There’s a happy ending to this child’s story: after 25 years of drug addiction, her father got clean, and is part of her life again, after being absent from it for most of her childhood years.

“It is, of course, a relationship that doesn’t have a fundamental basis in childhood, but it’s as good as this can get under the circumstances. He’s a remarkable man. What he has achieved, getting clean after all those years, respect.”

She may not have had a strong male role model in her formative years, but Karijord was never short of strong, Scandinavian women in her life; her grandmother worked on a Norwegian oil rig, while her mother, an artist and sculptor, wielded a huge influence through her craft and storytelling. It left her with an inquisitiveness about the male psyche that she explores in such tracks as Oh Brother.

It’s no coincidence that the album as a whole features the deep, bassy voice of her collaborator (and record label boss) Jacob Snavely, counterbalancing her own clear, melodic soprano, and a male voice choir swelling beneath Karijord’s delicately plucked electric harp. Another striking aspect to the album is Karijord’s use of percussion, which gives the record a primal, pagan force that seems to throb beneath the gently undulating melodies.

“I was thinking of that when I wrote it. I wanted it to sound religious and hedonistic at the same time. Almost like in church, with a church organ and a voice choir, but a love album, with the human body as the church, and love as the religion.

“I know it sounds really big and pretentious, but I wanted to get this feeling that is a big part of the Scandinavian music tradition, this pagan, repetitive folk melody. My family has Sami blood from north Norway, and when you look back in time, what did people do in the winter darkness? You sit around the fireplace and sing, and someone has a drum, and there are these repetitive melodies. And I grew up with the tradition, that’s in me somewhere. I want to explore that more.”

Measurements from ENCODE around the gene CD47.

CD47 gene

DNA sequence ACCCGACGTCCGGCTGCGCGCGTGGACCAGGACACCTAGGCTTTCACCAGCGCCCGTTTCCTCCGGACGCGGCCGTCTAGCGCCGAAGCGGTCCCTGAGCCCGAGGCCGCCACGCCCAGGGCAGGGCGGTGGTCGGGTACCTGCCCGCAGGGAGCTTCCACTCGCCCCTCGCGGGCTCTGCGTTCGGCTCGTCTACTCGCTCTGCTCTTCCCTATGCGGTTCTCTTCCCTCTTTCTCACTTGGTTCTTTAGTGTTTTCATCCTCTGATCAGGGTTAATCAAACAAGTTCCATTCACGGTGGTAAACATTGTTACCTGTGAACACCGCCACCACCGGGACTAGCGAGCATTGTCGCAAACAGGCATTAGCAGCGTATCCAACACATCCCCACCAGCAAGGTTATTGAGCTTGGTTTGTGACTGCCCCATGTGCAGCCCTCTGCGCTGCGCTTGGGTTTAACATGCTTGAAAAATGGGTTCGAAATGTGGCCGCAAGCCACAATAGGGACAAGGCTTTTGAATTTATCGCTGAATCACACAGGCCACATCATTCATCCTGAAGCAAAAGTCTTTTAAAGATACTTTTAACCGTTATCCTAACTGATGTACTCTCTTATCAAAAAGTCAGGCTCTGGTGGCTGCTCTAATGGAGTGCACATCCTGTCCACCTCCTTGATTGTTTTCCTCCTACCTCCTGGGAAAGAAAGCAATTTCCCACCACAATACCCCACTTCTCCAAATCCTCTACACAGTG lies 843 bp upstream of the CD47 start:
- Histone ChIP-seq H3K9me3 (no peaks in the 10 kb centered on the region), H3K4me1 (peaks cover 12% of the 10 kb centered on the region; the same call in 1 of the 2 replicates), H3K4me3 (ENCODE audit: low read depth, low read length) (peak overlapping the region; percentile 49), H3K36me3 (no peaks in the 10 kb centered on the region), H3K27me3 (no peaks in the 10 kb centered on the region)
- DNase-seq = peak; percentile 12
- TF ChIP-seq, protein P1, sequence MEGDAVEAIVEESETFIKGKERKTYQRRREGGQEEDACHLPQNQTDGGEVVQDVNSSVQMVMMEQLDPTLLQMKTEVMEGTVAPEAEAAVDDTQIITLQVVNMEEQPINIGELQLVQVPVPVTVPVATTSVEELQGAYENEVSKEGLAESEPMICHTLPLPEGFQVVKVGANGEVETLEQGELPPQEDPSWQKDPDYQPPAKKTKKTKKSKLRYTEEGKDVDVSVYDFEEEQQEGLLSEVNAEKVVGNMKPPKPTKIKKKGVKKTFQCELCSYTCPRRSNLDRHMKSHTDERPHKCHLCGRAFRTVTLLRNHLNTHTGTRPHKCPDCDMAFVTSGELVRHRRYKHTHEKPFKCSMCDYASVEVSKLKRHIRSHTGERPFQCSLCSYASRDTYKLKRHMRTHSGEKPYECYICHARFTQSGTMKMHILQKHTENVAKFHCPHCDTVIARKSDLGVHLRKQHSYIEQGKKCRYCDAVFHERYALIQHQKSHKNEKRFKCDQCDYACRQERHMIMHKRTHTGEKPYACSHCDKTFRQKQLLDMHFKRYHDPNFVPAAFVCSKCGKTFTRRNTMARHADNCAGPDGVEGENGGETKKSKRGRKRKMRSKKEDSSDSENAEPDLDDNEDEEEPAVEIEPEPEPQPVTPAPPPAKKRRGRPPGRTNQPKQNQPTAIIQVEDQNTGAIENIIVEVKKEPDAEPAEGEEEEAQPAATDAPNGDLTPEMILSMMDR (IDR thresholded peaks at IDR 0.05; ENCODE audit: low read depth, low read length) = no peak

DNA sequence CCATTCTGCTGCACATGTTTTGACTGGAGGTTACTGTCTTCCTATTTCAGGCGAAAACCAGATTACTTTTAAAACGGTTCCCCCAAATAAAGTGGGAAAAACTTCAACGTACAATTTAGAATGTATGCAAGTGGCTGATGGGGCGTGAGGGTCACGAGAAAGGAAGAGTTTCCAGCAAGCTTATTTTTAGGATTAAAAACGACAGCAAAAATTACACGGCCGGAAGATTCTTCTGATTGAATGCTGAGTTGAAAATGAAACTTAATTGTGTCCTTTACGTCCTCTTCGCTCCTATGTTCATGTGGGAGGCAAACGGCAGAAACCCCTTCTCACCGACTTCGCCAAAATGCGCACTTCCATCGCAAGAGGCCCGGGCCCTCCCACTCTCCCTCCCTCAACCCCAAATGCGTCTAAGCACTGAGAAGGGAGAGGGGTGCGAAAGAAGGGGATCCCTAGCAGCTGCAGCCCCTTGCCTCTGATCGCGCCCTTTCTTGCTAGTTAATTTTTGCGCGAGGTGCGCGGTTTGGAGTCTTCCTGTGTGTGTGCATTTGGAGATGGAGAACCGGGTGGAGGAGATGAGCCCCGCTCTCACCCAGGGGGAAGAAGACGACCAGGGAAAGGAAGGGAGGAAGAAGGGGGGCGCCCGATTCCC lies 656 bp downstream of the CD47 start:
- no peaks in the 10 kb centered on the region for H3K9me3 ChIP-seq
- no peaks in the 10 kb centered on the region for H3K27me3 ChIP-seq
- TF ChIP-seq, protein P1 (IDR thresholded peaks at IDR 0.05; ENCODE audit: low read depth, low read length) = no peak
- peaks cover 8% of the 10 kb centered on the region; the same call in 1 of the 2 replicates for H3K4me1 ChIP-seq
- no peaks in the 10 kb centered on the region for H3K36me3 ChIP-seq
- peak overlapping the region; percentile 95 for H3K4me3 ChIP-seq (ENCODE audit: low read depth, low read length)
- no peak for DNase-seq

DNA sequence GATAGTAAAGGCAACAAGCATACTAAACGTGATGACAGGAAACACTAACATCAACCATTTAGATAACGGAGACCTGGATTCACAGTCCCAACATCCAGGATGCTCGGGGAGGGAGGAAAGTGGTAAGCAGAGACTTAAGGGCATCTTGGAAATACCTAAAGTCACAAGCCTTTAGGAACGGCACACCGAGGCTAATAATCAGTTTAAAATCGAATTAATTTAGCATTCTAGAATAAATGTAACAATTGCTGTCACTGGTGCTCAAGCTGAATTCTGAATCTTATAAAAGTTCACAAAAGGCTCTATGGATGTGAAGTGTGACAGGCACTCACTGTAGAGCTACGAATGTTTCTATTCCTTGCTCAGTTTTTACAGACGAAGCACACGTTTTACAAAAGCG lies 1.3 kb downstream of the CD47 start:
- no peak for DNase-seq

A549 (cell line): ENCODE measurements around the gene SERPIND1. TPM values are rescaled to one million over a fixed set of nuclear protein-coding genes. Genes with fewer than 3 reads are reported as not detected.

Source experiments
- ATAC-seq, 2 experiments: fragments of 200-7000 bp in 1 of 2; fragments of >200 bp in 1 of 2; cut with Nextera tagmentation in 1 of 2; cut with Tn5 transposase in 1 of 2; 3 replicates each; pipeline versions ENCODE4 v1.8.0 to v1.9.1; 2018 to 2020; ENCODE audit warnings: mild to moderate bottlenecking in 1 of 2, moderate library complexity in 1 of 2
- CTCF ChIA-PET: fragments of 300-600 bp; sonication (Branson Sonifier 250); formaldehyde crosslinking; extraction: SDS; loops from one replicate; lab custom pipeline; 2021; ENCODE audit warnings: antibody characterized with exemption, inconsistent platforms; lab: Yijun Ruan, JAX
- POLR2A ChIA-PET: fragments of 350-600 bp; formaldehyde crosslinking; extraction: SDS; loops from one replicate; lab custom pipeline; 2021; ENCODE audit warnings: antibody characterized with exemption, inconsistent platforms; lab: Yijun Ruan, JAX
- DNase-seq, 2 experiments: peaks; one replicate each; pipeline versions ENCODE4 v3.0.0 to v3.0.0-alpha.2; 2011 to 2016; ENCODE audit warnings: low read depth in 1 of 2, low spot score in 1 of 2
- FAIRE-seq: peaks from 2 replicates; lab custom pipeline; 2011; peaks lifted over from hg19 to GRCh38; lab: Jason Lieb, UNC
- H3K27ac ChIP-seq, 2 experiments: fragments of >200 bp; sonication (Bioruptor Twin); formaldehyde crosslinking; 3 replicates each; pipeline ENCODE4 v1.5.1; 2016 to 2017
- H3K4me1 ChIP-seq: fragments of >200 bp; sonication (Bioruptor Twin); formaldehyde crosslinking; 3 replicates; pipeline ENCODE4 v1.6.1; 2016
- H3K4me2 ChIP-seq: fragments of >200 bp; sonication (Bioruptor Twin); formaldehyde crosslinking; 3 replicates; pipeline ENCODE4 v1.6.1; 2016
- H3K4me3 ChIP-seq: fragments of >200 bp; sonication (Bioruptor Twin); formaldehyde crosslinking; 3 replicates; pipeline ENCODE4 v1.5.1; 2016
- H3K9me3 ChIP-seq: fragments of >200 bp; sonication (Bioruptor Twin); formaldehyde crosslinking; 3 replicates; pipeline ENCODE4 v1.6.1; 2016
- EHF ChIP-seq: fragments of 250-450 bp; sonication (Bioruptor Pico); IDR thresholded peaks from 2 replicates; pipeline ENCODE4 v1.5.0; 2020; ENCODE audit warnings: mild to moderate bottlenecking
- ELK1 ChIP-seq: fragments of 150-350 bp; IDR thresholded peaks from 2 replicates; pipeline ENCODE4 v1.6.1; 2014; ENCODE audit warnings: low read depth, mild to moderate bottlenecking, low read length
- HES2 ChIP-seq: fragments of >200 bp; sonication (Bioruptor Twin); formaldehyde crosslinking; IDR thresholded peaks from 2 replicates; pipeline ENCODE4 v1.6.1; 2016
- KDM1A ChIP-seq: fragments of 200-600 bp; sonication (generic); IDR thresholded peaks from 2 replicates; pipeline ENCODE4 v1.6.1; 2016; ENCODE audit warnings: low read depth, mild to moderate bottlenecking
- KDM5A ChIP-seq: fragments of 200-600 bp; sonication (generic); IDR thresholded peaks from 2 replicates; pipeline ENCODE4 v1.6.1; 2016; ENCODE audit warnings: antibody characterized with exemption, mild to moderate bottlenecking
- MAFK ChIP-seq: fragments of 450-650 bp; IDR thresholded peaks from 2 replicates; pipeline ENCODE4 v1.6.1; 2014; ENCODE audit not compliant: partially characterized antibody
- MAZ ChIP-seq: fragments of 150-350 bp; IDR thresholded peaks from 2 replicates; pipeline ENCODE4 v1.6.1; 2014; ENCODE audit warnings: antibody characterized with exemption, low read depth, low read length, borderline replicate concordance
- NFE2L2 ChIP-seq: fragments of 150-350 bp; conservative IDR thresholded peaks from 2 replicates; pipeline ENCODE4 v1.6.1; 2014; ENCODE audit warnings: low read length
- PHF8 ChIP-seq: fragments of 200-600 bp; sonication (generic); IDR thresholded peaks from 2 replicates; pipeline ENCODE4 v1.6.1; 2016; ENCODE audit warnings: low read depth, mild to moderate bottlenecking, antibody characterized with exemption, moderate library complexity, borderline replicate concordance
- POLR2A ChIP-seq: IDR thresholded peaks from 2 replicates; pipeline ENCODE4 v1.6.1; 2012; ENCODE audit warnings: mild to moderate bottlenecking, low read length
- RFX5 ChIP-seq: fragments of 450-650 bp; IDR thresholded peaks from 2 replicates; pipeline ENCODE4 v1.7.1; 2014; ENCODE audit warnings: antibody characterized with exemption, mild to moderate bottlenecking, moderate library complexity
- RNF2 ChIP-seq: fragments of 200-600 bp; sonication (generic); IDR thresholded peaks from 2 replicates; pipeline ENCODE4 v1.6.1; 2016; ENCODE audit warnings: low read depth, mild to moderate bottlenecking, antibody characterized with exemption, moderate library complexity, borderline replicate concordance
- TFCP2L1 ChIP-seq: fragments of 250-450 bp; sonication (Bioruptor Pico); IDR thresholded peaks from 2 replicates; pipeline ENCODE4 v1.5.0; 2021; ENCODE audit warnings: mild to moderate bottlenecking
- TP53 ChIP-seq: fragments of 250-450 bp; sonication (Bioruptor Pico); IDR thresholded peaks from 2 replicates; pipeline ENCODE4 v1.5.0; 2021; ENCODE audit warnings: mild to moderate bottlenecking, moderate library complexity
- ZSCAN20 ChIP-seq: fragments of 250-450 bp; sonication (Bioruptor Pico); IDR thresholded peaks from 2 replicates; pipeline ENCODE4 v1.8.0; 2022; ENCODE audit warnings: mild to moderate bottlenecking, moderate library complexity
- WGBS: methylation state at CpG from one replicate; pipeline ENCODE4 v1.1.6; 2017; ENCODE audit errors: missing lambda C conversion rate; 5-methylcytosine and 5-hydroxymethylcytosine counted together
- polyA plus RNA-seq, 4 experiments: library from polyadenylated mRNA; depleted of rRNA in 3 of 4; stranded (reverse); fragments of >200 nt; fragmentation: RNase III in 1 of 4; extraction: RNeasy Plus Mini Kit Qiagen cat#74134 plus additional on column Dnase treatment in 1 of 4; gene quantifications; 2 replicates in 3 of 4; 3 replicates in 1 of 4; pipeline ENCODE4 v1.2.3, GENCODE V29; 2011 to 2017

That mix of the rhythmic and melodic has earned Karijord comparisons with her friend and fellow Norwegian, Ane Brun, with whom she has toured extensively, including a date in Dublin a couple of years ago. When Karijord plays her own headliner at the Workman’s Club next Friday, she’ll be bringing her electric harp, along with a couple of drummers and a guitarist. “It’s four or five onstage, and a lot of voices. All of them are singers. It’s more energetic and louder live than it is on record. Very dynamic. From the small, silent, minimal, only one instrument, to total mayhem.”

Ask Karijord about her influences, and she’ll cite everyone from PJ Harvey to Patti Smith to Björk to Buffy Sainte-Marie to Sheila Chandra, but what most influenced her was her mother’s storytelling when she was a child, which she says fired her imagination and opened all sorts of creative doors in her mind. The influence is there on such tracks as Prayer, Your Love and Multicoloured Hummingbird, and also on the single Use My Body While It’s Still Young, which drew criticism from this very Ticket for its provocative title.

“I thought it was a very simple interpretation. It’s not about sex. It’s provocative, yes, I know that, but I wanted to be a little provocative, because I think that’s when pop music is at its best. I tend to try to not explain what my songs are about, because it takes away the magic, but I can say that to me it’s about memento mori – remember that you’re gonna die one day, so embrace your life.”

Rebekka Karijord plays the Workman’s Club on Friday, January 18th. Her new single, Multicoloured Hummingbird, is out today on Control Freak Kitten Records